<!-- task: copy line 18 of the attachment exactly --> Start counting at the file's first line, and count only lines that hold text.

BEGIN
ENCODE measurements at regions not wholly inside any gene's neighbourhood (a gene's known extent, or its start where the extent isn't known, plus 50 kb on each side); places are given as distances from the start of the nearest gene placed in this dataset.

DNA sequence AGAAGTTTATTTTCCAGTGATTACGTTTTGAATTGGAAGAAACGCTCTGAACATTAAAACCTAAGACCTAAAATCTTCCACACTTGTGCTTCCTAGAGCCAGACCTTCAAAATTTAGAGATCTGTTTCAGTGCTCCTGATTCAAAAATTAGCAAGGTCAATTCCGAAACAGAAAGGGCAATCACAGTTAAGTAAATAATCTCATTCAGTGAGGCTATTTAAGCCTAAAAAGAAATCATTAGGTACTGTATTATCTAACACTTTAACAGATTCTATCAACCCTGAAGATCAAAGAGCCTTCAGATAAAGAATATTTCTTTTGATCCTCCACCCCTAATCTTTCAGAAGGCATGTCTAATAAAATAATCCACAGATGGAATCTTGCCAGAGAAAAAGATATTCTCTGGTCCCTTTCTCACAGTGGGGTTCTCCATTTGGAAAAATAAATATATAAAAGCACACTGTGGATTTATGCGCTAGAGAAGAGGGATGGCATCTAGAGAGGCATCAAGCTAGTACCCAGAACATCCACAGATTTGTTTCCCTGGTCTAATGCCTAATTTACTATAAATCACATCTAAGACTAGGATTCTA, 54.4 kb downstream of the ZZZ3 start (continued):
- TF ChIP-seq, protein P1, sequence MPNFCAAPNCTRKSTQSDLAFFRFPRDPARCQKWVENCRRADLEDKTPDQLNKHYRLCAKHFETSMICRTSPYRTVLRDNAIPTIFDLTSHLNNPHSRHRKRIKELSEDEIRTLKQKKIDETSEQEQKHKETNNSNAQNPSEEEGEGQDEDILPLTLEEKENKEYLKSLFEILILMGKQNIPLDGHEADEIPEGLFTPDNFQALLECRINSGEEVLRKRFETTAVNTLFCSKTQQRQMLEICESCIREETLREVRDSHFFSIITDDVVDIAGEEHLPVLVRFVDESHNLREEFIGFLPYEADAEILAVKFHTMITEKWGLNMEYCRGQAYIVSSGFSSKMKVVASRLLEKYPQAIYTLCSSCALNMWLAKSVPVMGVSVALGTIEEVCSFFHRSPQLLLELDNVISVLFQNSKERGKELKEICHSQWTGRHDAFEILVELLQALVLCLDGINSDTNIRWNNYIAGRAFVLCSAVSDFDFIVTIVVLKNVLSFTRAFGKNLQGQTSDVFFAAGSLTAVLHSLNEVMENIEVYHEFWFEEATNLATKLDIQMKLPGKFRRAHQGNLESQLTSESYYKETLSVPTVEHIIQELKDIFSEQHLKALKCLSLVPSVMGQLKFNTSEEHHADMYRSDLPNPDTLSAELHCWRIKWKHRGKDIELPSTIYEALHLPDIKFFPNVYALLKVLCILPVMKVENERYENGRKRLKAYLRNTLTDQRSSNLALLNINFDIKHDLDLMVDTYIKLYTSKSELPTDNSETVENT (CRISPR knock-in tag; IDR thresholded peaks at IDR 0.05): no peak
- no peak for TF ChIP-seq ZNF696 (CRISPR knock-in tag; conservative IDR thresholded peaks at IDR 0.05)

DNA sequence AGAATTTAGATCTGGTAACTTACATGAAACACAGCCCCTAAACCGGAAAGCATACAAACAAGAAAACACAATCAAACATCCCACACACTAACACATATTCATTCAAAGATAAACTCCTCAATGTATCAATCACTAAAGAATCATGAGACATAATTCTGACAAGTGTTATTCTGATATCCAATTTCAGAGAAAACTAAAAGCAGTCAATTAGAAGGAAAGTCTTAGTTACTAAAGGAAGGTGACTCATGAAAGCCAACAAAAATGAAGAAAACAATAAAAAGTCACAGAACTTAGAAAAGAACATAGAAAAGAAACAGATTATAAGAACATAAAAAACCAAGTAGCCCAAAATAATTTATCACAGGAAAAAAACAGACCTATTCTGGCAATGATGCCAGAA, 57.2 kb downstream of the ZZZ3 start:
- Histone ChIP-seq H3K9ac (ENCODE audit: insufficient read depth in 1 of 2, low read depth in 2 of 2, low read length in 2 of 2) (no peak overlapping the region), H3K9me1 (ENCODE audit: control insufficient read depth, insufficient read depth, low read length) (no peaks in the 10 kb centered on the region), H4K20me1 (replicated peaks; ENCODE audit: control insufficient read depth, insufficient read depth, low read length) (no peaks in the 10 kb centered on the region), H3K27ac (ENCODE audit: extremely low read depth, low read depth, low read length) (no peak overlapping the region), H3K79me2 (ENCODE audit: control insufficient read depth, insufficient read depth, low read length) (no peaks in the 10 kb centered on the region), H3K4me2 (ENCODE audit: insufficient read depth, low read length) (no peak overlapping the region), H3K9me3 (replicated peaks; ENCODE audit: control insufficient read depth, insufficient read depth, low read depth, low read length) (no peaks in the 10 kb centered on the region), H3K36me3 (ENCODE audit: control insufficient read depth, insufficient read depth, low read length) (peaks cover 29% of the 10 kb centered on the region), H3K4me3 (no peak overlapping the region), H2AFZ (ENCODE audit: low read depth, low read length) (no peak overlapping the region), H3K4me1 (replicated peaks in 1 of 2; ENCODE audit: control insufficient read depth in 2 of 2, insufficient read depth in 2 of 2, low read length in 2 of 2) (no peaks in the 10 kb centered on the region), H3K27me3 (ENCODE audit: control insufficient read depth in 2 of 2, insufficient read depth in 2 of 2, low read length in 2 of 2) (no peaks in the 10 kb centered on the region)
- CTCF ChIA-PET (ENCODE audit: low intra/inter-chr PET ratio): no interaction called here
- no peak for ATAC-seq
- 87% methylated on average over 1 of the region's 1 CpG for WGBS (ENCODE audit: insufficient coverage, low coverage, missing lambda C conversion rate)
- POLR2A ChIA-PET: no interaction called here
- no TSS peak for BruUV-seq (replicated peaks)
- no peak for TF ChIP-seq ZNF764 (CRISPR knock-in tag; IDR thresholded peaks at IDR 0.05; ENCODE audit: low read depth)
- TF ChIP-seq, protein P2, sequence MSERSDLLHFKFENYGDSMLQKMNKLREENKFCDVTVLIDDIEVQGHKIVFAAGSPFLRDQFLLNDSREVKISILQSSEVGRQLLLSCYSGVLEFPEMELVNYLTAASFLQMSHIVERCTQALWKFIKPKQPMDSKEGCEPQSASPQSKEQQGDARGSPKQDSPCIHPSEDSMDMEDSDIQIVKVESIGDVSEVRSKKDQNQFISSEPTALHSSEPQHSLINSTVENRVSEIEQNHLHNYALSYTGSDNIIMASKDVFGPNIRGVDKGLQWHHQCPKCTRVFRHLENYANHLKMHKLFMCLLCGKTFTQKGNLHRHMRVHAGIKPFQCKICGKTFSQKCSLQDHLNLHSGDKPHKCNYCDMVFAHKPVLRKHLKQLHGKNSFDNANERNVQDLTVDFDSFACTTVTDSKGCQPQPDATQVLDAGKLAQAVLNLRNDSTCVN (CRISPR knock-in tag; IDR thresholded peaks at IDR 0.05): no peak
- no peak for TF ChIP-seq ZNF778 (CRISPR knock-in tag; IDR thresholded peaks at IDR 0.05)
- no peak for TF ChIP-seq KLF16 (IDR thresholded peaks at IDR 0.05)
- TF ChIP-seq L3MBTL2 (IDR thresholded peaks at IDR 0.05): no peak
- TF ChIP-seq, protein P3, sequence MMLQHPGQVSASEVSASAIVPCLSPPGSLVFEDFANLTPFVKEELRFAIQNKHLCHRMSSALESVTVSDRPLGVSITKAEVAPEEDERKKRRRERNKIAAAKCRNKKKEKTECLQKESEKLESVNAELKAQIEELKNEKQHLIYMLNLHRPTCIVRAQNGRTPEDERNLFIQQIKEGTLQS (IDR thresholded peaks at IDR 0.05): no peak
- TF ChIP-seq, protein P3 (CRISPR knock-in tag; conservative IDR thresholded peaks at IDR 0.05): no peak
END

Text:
- TF ChIP-seq, protein P3 (CRISPR knock-in tag; conservative IDR thresholded peaks at IDR 0.05): no peak